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Re: Egos and Community Gardens -

  • Subject: Re: [cg] Egos and Community Gardens -
  • From: Jim Call <jimcall@casagarden.com>
  • Date: Thu, 23 Dec 2004 11:47:44 -0600

Interesting article Adam.

Sometimes, folks need to set aside their egos and "rules" to work out problems in order to help those in need. If empowering parties
are at odds with the current format, options need to be explored.


In a different twist...
About 7 years ago, I had a few Master Gardeners visit our CG. They proceded to videotape the garden, shoot pictures and
record everything I said about running our CG (I speak kinda of fast for a southerner). Shortly thereafter, they presented
a nice presentation to their local city council about acquiring some city-owned land to start a CG. The Mayor and Council were so
impressed with their proposal that they gave them a list of properties to choose from for the garden. No strings attached.
Given the "green" light to proceed, the 2 MGers went back to their local organization and gave the them the great news. After reviewing their presentation, the MG organization viewed the CG's effort as too "maintenance oriented" and they wasn't working for free to support it and tossed the proposal aside. It had become kinda of like the "cart before the horse" type scenario.


Hey, its 24 degrees outside and I live in the deep south! I bet my "northern" CGers will really be chillin' tonight.

Keep warm and be safe.

Jim








Adam36055@aol.com wrote:


Ya know guys, this is another example of how egos can torpedo even the best intentions in Community gardens.....

It's always best to hang those up in the shed when you take the trowel and pruners out.

Everbest, Adam Honigman
Volunteer, http://www.clintoncommunitygarden.org/


Howell, Grange master fail to agree on garden BY KATHY BARATTA
Staff Writer




HOWELL, NJ - Thanks, but no thanks, is the Southard Grange's reaction to the official response to its proposal to build a community garden on township-owned land.

Representatives of the Southard Grange wanted municipal officials to allow the Grange to oversee a community garden on about 15 acres of a township-owned former farm.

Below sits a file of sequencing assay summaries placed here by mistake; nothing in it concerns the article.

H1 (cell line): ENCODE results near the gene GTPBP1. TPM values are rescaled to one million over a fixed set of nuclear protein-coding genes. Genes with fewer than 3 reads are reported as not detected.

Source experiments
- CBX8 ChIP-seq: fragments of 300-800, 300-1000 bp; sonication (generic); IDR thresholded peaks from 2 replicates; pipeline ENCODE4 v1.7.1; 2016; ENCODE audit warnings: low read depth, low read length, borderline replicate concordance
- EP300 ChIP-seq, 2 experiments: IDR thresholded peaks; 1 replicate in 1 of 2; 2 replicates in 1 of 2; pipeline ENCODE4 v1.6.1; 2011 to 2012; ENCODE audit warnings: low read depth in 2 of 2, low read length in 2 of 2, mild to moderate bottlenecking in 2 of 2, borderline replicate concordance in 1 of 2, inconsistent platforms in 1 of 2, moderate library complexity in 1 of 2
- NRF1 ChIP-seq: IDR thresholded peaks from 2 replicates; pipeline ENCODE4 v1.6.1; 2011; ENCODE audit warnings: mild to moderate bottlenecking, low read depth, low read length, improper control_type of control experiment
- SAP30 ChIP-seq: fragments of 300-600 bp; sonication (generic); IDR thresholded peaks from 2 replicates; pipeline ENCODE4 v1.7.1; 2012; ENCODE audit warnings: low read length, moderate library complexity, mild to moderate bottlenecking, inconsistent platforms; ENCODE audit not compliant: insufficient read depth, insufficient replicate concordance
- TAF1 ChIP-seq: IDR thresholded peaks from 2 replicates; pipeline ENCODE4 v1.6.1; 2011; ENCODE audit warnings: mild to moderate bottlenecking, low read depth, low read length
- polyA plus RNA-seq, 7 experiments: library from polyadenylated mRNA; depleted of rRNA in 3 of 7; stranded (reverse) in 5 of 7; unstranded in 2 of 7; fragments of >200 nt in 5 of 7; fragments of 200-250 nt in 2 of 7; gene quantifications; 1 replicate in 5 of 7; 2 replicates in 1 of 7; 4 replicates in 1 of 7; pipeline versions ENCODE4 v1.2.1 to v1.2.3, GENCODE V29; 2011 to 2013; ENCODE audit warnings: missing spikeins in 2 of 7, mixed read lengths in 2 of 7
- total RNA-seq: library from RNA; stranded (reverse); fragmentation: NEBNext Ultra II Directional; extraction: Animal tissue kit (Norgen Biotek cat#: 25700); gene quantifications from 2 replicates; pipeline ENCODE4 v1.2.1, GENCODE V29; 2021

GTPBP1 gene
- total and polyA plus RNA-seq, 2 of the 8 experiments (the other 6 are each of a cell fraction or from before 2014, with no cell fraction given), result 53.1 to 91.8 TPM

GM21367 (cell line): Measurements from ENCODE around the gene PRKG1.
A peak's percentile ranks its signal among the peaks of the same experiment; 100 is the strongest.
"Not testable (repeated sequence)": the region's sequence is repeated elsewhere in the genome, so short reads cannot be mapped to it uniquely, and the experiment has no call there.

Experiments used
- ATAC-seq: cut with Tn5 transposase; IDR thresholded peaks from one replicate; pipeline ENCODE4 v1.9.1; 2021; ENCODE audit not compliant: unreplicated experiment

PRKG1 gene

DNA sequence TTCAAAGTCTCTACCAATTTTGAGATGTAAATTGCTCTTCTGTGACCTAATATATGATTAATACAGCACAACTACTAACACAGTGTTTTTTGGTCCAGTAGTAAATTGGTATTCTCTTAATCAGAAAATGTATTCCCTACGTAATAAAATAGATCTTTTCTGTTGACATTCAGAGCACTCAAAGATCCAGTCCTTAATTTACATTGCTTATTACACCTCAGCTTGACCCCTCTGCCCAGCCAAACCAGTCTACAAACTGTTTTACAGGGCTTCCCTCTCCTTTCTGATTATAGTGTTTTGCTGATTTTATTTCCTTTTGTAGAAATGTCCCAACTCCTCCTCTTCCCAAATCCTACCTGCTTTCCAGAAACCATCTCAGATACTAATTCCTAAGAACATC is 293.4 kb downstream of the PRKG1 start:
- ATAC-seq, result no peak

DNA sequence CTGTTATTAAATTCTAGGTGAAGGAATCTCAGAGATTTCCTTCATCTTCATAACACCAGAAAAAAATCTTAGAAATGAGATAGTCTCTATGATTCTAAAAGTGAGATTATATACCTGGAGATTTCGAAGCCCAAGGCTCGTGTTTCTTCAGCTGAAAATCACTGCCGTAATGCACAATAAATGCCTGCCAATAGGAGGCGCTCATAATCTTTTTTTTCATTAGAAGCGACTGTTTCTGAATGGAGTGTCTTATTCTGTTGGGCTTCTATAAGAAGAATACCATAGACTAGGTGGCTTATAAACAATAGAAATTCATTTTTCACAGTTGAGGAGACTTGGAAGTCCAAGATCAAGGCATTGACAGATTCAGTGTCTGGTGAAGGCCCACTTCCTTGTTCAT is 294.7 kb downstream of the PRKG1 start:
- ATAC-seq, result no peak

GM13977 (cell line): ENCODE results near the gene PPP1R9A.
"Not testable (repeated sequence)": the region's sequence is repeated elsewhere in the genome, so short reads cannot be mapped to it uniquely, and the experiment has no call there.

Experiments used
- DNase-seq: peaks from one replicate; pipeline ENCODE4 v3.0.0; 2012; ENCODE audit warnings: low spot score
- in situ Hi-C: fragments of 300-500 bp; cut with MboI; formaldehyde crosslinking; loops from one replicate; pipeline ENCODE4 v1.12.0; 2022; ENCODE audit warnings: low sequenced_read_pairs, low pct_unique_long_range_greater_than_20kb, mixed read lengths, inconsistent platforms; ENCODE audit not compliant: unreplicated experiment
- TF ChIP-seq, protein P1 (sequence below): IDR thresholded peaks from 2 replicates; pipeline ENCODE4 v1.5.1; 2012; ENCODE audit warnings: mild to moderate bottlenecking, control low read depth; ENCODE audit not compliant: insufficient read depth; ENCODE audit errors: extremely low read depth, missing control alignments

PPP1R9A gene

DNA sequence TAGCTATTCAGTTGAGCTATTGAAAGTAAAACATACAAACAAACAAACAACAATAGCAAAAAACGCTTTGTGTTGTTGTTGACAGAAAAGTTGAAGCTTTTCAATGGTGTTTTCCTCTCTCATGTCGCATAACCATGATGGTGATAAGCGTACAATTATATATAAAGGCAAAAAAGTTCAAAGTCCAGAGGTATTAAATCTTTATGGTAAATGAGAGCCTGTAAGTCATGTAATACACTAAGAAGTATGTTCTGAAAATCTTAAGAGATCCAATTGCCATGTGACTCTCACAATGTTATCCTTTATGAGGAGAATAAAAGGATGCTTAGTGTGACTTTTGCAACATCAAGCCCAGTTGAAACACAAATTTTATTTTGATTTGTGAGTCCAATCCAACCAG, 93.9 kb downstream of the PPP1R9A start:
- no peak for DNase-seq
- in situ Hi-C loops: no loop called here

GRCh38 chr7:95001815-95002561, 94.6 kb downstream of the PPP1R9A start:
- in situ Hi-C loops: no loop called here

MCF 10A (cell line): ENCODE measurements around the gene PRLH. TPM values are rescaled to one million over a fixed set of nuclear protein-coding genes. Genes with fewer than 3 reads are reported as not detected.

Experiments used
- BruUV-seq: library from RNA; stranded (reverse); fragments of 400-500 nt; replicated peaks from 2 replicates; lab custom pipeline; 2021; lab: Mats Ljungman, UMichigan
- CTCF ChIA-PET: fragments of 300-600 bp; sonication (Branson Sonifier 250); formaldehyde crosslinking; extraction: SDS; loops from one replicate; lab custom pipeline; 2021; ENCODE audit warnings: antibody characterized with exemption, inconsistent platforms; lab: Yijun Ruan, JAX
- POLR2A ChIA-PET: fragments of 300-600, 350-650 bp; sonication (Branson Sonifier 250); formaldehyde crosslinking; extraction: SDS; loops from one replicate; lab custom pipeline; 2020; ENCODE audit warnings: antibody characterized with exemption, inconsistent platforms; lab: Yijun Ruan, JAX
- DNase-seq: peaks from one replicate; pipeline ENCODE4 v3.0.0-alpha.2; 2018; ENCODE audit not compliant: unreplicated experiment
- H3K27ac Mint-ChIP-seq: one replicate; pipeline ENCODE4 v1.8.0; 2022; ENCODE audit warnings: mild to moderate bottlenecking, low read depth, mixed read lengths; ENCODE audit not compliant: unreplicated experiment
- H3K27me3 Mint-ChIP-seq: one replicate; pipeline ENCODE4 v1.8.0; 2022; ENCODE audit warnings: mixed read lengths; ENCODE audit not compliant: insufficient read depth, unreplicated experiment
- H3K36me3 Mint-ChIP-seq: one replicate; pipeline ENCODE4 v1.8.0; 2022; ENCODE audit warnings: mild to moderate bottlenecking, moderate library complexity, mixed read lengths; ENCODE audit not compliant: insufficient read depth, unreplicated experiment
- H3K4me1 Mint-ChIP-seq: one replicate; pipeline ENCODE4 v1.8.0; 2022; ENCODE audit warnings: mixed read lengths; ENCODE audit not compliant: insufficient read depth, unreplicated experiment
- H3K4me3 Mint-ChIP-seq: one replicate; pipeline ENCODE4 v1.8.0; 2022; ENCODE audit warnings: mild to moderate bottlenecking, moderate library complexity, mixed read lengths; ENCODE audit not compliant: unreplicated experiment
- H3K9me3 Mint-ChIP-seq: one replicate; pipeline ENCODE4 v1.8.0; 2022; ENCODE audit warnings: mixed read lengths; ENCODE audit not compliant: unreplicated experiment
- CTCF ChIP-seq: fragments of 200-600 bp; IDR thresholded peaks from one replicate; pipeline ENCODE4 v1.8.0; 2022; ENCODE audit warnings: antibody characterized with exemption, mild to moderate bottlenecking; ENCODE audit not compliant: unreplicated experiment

Grange Master Elaine Taylor, who is an organic farmer residing on Maxim-Southard Road near the 31-acre Price farm, made the proposal to the Township Council last week on behalf of the Grange members.

Taylor touted the community garden proposal as something that would give people who live in condominiums and apartments, as well as anyone else with an interest in gardening, to participate in the activity. She said the project would have included workshops and given participants a chance to benefit from the expertise of local farmers.

But it now appears to be a dead issue for the Grange.

Helene Schlegel, director of the recreation department and of buildings and grounds, said she would welcome the involvement of Grange members as township volunteers in a community garden project, but not as a private enterprise.

Taylor was steadfast in the notion that the Grange members would only pursue the project if they could do it as a separate entity from the township.

Schlegel said when she applied for a grant that was used to purchase the Price farm she made a community garden one of the proposed uses for the location. She said she would be violating the parameters of the grant if any individual or group other than the township were permitted to operate any enterprise on the property.

Regarding the Grange's hard stand in the matter, Schlegel's response was, "Anyone is welcome to participate in a community garden, but only under the auspices of the recreation department."

Speaking after the Dec. 14 council meeting, Taylor said the Grange would not be pursuing the community garden project unless it was "a Grange project, not a township project."

"We regret that we are unable to simply be volunteers for the recreation department. We wish them the best in their endeavors," Taylor said.

According to Taylor, the irony in the situation is the fact that the former owner of the Price farm, Margaret Price, was a 50-year member of the Southard Grange.

"We wanted to do this in her name. A reminder. She wanted the land to remain a farm," she said.

Taylor said she felt "blindsided" by Schlegel's response at the Dec. 14 council meeting when she, Taylor, had been communicating the garden idea to township officials for months.

"We feel that our government is so caught up in the process of governing that they are unable to see a good deed," she said.


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______________________________________________________
The American Community Gardening Association listserve is only one of ACGA's services to community gardeners. To learn more about the ACGA and to find out how to join, please go to http://www.communitygarden.org


To post an e-mail to the list: community_garden@mallorn.com


To subscribe, unsubscribe or change your subscription: https://secure.mallorn.com/mailman/listinfo/community_garden





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